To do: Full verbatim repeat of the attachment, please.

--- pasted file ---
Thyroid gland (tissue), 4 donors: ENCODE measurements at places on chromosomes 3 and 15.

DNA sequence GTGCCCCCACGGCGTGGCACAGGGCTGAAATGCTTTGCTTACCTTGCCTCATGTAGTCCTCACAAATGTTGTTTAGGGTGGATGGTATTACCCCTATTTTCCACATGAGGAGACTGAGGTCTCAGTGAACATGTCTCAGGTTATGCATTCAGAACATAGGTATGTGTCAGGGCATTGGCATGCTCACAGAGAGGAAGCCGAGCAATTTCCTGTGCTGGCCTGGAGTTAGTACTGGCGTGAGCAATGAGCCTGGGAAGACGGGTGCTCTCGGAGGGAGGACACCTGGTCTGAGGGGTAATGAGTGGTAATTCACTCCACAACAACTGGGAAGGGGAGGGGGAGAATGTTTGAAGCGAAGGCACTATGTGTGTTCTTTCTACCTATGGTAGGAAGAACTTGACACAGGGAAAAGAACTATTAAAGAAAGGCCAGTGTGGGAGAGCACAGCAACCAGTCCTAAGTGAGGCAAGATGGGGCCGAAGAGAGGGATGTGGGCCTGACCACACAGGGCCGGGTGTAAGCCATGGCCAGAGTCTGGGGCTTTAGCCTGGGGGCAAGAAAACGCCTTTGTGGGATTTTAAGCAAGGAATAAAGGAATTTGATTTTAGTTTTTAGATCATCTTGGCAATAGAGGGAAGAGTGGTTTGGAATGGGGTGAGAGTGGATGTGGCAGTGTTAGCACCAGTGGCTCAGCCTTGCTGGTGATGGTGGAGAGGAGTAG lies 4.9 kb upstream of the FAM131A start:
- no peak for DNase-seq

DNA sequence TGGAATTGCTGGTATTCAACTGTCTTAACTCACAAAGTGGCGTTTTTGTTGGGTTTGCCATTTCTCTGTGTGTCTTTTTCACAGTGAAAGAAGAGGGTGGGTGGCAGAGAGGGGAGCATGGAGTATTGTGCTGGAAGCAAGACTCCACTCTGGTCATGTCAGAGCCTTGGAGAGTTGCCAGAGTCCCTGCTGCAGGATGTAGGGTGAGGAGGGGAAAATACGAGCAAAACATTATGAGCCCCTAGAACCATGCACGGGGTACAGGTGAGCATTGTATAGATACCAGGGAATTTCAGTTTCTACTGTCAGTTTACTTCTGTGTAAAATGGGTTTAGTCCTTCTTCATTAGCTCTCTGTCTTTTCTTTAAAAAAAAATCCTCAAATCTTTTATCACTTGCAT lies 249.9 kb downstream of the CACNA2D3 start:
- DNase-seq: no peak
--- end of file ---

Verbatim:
Thyroid gland (tissue), 4 donors: ENCODE measurements at places on chromosomes 3 and 15.

DNA sequence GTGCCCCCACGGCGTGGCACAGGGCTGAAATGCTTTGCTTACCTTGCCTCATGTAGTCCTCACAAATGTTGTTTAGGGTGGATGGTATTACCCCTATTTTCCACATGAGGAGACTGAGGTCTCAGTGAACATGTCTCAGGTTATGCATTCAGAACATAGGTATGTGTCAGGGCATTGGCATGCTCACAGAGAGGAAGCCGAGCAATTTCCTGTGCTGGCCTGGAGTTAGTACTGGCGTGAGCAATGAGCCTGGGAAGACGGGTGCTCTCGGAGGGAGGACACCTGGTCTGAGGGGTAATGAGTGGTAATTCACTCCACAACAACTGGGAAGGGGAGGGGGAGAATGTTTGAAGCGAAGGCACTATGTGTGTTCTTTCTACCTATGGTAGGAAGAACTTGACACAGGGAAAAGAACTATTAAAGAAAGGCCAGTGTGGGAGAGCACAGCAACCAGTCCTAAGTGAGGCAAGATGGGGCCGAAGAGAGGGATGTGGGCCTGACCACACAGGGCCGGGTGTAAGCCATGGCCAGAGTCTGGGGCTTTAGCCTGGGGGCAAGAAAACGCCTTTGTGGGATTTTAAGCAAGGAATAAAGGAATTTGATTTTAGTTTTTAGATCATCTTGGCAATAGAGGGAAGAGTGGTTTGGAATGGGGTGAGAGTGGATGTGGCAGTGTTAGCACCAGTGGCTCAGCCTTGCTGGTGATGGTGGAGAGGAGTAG lies 4.9 kb upstream of the FAM131A start:
- no peak for DNase-seq

DNA sequence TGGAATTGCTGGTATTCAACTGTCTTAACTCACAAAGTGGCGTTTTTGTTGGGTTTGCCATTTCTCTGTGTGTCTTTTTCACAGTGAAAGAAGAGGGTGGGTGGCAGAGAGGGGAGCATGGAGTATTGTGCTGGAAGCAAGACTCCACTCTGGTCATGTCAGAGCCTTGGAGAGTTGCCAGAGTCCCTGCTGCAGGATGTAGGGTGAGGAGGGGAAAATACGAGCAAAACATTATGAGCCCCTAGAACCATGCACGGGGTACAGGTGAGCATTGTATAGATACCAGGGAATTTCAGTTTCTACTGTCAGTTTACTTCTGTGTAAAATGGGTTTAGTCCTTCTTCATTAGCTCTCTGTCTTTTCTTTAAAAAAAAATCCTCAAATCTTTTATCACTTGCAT lies 249.9 kb downstream of the CACNA2D3 start:
- DNase-seq: no peak